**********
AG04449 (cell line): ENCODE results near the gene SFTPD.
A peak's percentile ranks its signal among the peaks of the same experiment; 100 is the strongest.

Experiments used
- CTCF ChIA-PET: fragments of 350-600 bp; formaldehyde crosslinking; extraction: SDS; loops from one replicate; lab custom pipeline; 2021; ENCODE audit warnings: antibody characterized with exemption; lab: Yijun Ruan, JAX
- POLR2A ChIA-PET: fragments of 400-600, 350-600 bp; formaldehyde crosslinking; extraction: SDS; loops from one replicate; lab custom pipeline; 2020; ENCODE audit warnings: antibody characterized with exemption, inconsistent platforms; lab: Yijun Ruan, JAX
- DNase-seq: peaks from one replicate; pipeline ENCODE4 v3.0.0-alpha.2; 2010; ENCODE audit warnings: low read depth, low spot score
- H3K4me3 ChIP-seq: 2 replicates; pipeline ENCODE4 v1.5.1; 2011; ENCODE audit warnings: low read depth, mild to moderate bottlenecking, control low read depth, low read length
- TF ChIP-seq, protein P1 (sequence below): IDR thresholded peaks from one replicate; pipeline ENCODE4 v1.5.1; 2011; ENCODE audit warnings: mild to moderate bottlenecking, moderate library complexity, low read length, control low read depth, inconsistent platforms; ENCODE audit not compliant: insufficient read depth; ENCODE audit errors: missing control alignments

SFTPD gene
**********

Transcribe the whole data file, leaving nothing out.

AG04449 (cell line): ENCODE results near the gene SFTPD.
A peak's percentile ranks its signal among the peaks of the same experiment; 100 is the strongest.

Experiments used
- CTCF ChIA-PET: fragments of 350-600 bp; formaldehyde crosslinking; extraction: SDS; loops from one replicate; lab custom pipeline; 2021; ENCODE audit warnings: antibody characterized with exemption; lab: Yijun Ruan, JAX
- POLR2A ChIA-PET: fragments of 400-600, 350-600 bp; formaldehyde crosslinking; extraction: SDS; loops from one replicate; lab custom pipeline; 2020; ENCODE audit warnings: antibody characterized with exemption, inconsistent platforms; lab: Yijun Ruan, JAX
- DNase-seq: peaks from one replicate; pipeline ENCODE4 v3.0.0-alpha.2; 2010; ENCODE audit warnings: low read depth, low spot score
- H3K4me3 ChIP-seq: 2 replicates; pipeline ENCODE4 v1.5.1; 2011; ENCODE audit warnings: low read depth, mild to moderate bottlenecking, control low read depth, low read length
- TF ChIP-seq, protein P1 (sequence below): IDR thresholded peaks from one replicate; pipeline ENCODE4 v1.5.1; 2011; ENCODE audit warnings: mild to moderate bottlenecking, moderate library complexity, low read length, control low read depth, inconsistent platforms; ENCODE audit not compliant: insufficient read depth; ENCODE audit errors: missing control alignments

SFTPD gene